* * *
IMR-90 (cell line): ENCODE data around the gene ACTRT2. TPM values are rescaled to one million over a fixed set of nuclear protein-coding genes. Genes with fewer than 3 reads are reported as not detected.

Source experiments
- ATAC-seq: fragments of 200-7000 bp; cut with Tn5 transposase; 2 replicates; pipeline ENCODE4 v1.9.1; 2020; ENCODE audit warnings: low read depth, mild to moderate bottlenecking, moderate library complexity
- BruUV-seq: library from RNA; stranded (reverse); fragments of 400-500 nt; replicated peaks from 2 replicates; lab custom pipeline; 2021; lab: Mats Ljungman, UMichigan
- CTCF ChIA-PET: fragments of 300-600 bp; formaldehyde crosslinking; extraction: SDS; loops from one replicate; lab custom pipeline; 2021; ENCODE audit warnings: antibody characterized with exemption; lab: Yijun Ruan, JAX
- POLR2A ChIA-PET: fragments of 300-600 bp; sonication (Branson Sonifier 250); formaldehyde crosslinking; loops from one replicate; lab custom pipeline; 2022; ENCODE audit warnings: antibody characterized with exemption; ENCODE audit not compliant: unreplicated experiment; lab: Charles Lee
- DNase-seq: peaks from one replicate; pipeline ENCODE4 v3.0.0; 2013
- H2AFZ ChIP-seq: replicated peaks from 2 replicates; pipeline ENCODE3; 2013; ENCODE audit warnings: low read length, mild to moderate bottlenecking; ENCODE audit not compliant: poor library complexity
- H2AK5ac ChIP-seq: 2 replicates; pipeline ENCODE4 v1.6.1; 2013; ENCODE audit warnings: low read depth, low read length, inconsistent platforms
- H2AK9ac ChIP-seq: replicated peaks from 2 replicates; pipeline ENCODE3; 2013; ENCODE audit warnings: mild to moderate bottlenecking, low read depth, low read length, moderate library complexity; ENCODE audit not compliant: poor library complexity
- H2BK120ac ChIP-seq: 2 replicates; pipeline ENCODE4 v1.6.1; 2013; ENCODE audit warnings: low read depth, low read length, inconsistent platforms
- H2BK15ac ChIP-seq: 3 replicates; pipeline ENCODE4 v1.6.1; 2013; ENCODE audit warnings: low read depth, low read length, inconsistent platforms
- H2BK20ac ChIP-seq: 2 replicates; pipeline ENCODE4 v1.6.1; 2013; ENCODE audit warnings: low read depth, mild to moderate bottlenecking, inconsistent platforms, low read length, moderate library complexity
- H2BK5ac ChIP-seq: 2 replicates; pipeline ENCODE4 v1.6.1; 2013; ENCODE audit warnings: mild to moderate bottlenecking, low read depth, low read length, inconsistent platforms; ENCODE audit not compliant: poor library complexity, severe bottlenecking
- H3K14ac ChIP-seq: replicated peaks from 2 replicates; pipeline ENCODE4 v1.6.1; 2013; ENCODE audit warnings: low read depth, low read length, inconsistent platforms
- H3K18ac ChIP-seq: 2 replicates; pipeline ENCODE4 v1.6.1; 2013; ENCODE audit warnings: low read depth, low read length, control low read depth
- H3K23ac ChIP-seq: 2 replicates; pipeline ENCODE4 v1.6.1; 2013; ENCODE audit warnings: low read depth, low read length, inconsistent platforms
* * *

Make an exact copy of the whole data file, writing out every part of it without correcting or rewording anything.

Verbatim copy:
IMR-90 (cell line): ENCODE data around the gene ACTRT2. TPM values are rescaled to one million over a fixed set of nuclear protein-coding genes. Genes with fewer than 3 reads are reported as not detected.

Source experiments
- ATAC-seq: fragments of 200-7000 bp; cut with Tn5 transposase; 2 replicates; pipeline ENCODE4 v1.9.1; 2020; ENCODE audit warnings: low read depth, mild to moderate bottlenecking, moderate library complexity
- BruUV-seq: library from RNA; stranded (reverse); fragments of 400-500 nt; replicated peaks from 2 replicates; lab custom pipeline; 2021; lab: Mats Ljungman, UMichigan
- CTCF ChIA-PET: fragments of 300-600 bp; formaldehyde crosslinking; extraction: SDS; loops from one replicate; lab custom pipeline; 2021; ENCODE audit warnings: antibody characterized with exemption; lab: Yijun Ruan, JAX
- POLR2A ChIA-PET: fragments of 300-600 bp; sonication (Branson Sonifier 250); formaldehyde crosslinking; loops from one replicate; lab custom pipeline; 2022; ENCODE audit warnings: antibody characterized with exemption; ENCODE audit not compliant: unreplicated experiment; lab: Charles Lee
- DNase-seq: peaks from one replicate; pipeline ENCODE4 v3.0.0; 2013
- H2AFZ ChIP-seq: replicated peaks from 2 replicates; pipeline ENCODE3; 2013; ENCODE audit warnings: low read length, mild to moderate bottlenecking; ENCODE audit not compliant: poor library complexity
- H2AK5ac ChIP-seq: 2 replicates; pipeline ENCODE4 v1.6.1; 2013; ENCODE audit warnings: low read depth, low read length, inconsistent platforms
- H2AK9ac ChIP-seq: replicated peaks from 2 replicates; pipeline ENCODE3; 2013; ENCODE audit warnings: mild to moderate bottlenecking, low read depth, low read length, moderate library complexity; ENCODE audit not compliant: poor library complexity
- H2BK120ac ChIP-seq: 2 replicates; pipeline ENCODE4 v1.6.1; 2013; ENCODE audit warnings: low read depth, low read length, inconsistent platforms
- H2BK15ac ChIP-seq: 3 replicates; pipeline ENCODE4 v1.6.1; 2013; ENCODE audit warnings: low read depth, low read length, inconsistent platforms
- H2BK20ac ChIP-seq: 2 replicates; pipeline ENCODE4 v1.6.1; 2013; ENCODE audit warnings: low read depth, mild to moderate bottlenecking, inconsistent platforms, low read length, moderate library complexity
- H2BK5ac ChIP-seq: 2 replicates; pipeline ENCODE4 v1.6.1; 2013; ENCODE audit warnings: mild to moderate bottlenecking, low read depth, low read length, inconsistent platforms; ENCODE audit not compliant: poor library complexity, severe bottlenecking
- H3K14ac ChIP-seq: replicated peaks from 2 replicates; pipeline ENCODE4 v1.6.1; 2013; ENCODE audit warnings: low read depth, low read length, inconsistent platforms
- H3K18ac ChIP-seq: 2 replicates; pipeline ENCODE4 v1.6.1; 2013; ENCODE audit warnings: low read depth, low read length, control low read depth
- H3K23ac ChIP-seq: 2 replicates; pipeline ENCODE4 v1.6.1; 2013; ENCODE audit warnings: low read depth, low read length, inconsistent platforms